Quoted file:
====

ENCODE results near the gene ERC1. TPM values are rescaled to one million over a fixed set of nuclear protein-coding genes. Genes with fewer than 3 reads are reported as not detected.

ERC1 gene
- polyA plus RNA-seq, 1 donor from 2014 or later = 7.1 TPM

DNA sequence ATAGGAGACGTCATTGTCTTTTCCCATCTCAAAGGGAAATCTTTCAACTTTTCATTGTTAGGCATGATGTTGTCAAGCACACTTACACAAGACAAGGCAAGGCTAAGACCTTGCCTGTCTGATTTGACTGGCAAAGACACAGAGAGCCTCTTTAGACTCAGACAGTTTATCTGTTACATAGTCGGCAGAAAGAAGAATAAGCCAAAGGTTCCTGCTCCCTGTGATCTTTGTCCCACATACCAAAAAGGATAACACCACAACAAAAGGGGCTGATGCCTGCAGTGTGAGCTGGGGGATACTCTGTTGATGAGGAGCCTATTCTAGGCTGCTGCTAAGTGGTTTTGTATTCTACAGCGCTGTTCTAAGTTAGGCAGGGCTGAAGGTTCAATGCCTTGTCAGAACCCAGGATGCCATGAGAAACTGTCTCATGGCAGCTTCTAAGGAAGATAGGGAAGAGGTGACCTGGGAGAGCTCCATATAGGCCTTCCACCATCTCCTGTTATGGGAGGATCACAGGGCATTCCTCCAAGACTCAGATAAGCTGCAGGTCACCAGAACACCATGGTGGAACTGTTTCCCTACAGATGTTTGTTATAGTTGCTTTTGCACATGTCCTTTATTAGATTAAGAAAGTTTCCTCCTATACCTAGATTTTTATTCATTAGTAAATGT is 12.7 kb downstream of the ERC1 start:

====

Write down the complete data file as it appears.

ENCODE results near the gene ERC1. TPM values are rescaled to one million over a fixed set of nuclear protein-coding genes. Genes with fewer than 3 reads are reported as not detected.

ERC1 gene
- polyA plus RNA-seq, 1 donor from 2014 or later = 7.1 TPM

DNA sequence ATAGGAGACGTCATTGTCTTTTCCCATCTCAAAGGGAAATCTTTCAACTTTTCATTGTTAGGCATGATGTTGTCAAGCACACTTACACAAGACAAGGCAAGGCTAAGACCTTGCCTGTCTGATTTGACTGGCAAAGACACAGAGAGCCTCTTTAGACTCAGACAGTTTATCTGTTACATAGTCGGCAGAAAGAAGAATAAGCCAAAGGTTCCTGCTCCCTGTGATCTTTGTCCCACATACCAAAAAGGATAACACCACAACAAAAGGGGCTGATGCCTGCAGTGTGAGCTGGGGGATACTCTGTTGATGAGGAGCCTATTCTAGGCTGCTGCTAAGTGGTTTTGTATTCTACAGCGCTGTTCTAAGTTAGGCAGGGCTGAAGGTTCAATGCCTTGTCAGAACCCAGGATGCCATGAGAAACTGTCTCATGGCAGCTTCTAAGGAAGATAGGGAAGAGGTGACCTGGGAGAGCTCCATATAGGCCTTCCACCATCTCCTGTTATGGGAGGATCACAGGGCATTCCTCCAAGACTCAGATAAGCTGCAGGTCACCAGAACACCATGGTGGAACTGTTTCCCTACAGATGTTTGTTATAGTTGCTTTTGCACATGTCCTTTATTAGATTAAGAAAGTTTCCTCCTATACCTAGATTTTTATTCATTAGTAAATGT is 12.7 kb downstream of the ERC1 start: